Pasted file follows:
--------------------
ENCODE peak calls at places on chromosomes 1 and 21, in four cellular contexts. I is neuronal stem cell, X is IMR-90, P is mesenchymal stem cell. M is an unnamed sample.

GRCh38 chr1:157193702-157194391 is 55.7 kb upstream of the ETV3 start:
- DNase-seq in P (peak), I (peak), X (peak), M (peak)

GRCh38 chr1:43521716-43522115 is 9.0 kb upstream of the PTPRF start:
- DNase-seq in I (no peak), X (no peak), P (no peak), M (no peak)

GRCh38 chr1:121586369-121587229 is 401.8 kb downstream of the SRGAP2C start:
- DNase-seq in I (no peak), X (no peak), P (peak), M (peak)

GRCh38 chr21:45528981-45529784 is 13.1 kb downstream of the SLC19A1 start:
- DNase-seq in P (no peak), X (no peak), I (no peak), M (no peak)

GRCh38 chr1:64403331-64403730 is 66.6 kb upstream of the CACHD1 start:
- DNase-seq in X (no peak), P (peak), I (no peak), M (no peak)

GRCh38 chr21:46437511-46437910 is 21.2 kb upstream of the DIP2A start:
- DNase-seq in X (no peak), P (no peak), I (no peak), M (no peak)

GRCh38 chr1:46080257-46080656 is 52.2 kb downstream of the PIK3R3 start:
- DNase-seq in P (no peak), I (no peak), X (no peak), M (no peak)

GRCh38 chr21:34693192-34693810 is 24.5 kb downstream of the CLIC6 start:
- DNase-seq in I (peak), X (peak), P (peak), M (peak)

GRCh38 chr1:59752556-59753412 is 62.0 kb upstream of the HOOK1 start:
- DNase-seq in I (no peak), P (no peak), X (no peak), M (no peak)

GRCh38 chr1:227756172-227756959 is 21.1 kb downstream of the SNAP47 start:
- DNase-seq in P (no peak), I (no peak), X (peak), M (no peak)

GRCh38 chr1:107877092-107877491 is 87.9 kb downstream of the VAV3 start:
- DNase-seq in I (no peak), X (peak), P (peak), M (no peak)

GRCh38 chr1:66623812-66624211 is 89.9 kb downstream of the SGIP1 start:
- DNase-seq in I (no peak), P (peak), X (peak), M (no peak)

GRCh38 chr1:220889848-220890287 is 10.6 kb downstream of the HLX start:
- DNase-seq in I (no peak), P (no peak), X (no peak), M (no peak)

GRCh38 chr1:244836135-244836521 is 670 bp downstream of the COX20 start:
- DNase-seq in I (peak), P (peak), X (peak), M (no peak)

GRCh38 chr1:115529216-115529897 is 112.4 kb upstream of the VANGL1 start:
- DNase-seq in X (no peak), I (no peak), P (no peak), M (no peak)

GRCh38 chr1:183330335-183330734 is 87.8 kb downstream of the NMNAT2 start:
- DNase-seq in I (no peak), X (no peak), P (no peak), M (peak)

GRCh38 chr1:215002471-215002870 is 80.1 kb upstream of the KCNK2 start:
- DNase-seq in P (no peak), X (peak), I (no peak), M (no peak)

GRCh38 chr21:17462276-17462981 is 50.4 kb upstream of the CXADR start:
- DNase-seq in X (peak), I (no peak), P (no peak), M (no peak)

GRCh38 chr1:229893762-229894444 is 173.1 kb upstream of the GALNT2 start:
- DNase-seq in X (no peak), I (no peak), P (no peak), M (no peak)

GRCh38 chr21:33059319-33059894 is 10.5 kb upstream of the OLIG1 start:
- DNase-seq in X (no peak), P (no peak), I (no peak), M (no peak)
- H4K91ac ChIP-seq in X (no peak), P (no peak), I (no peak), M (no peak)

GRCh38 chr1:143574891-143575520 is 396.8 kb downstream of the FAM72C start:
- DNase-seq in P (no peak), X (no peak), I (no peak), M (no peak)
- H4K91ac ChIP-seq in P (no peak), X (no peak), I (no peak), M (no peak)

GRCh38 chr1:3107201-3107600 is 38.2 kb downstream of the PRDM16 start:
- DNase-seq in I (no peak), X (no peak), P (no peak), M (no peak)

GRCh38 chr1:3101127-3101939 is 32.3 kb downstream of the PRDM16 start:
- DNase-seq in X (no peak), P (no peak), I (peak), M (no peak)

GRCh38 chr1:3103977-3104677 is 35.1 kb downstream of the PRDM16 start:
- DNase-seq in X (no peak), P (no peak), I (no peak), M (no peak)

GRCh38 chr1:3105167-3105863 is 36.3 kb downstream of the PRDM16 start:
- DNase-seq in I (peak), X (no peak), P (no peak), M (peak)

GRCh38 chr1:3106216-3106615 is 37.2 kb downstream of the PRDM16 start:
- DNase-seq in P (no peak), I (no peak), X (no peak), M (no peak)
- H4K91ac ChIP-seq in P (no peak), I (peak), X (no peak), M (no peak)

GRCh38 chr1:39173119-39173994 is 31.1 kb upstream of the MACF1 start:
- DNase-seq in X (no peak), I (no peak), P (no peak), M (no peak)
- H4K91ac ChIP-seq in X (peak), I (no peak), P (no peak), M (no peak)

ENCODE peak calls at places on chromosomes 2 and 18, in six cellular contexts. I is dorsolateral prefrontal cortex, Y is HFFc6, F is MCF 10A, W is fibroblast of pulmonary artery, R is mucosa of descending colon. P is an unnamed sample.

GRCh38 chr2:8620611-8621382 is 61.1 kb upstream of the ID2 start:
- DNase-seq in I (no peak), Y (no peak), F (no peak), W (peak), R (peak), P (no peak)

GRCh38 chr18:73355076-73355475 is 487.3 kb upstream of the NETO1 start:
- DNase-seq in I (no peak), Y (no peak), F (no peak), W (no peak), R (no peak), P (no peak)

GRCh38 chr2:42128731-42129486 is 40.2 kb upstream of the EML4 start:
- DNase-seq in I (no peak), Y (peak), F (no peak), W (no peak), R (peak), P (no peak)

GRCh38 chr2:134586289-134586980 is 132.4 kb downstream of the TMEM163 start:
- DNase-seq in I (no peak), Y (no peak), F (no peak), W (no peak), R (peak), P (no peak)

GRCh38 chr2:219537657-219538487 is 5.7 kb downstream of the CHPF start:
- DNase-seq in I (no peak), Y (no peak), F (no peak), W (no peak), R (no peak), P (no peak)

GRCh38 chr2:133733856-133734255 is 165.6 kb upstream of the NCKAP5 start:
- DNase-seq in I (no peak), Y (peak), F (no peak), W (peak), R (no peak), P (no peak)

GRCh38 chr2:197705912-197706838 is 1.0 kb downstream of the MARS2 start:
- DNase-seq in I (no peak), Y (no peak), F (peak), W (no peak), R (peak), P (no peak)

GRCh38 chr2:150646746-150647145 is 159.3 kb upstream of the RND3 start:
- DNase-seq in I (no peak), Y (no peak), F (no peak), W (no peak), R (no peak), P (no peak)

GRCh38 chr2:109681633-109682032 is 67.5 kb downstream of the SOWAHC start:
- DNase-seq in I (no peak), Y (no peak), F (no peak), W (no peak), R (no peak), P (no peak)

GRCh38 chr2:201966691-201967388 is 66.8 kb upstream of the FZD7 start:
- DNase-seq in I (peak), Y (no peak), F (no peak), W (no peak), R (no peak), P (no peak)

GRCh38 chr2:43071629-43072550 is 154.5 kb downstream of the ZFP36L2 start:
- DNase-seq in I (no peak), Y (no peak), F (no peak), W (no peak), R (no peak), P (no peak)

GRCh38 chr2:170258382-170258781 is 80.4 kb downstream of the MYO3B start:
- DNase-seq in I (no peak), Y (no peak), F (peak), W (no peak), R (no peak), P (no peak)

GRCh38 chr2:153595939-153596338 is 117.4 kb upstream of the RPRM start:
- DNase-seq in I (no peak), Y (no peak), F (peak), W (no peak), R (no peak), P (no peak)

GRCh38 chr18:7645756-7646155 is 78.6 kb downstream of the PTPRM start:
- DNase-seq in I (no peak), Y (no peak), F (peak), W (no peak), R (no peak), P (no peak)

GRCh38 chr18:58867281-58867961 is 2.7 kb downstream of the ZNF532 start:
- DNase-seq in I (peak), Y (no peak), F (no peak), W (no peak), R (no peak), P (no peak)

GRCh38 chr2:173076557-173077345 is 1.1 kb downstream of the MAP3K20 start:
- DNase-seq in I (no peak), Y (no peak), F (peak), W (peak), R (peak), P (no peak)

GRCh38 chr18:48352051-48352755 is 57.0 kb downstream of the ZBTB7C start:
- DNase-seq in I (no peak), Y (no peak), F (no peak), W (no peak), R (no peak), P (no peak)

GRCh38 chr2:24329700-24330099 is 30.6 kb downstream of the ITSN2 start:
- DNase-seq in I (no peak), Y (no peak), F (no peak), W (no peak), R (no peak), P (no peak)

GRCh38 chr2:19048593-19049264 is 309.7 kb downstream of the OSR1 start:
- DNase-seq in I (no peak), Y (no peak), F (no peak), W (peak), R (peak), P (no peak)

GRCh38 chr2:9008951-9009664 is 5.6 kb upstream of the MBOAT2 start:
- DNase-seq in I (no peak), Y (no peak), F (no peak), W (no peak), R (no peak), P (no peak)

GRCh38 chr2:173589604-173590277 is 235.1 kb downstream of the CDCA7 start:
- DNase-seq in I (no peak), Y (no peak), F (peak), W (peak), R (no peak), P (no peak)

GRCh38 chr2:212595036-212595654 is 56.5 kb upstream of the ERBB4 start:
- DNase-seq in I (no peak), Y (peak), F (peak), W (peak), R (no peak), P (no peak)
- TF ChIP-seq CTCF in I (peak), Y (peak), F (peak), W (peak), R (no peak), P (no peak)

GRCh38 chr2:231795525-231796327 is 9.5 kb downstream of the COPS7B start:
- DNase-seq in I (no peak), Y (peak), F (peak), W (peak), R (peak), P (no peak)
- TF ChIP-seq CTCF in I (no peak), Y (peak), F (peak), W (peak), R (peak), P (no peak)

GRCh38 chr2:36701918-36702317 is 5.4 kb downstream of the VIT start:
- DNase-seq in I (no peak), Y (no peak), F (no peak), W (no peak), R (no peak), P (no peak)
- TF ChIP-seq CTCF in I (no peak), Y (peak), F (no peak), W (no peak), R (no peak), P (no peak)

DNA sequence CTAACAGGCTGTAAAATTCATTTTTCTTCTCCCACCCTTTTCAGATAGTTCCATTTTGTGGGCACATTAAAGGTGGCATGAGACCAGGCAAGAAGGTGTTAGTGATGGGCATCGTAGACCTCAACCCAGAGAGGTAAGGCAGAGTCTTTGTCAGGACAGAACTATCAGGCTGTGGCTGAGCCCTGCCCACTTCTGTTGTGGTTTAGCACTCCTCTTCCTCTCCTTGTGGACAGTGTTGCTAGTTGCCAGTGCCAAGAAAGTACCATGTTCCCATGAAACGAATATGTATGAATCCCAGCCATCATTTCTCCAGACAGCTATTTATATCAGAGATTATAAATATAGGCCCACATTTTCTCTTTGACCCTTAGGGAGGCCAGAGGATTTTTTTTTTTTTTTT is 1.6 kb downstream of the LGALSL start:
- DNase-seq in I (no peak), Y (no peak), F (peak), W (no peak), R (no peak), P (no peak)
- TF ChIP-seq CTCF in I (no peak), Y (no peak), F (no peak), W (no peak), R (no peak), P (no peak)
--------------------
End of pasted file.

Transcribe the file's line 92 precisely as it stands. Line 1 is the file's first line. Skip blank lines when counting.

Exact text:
- DNase-seq in I (no peak), Y (no peak), F (peak), W (peak), R (peak), P (no peak)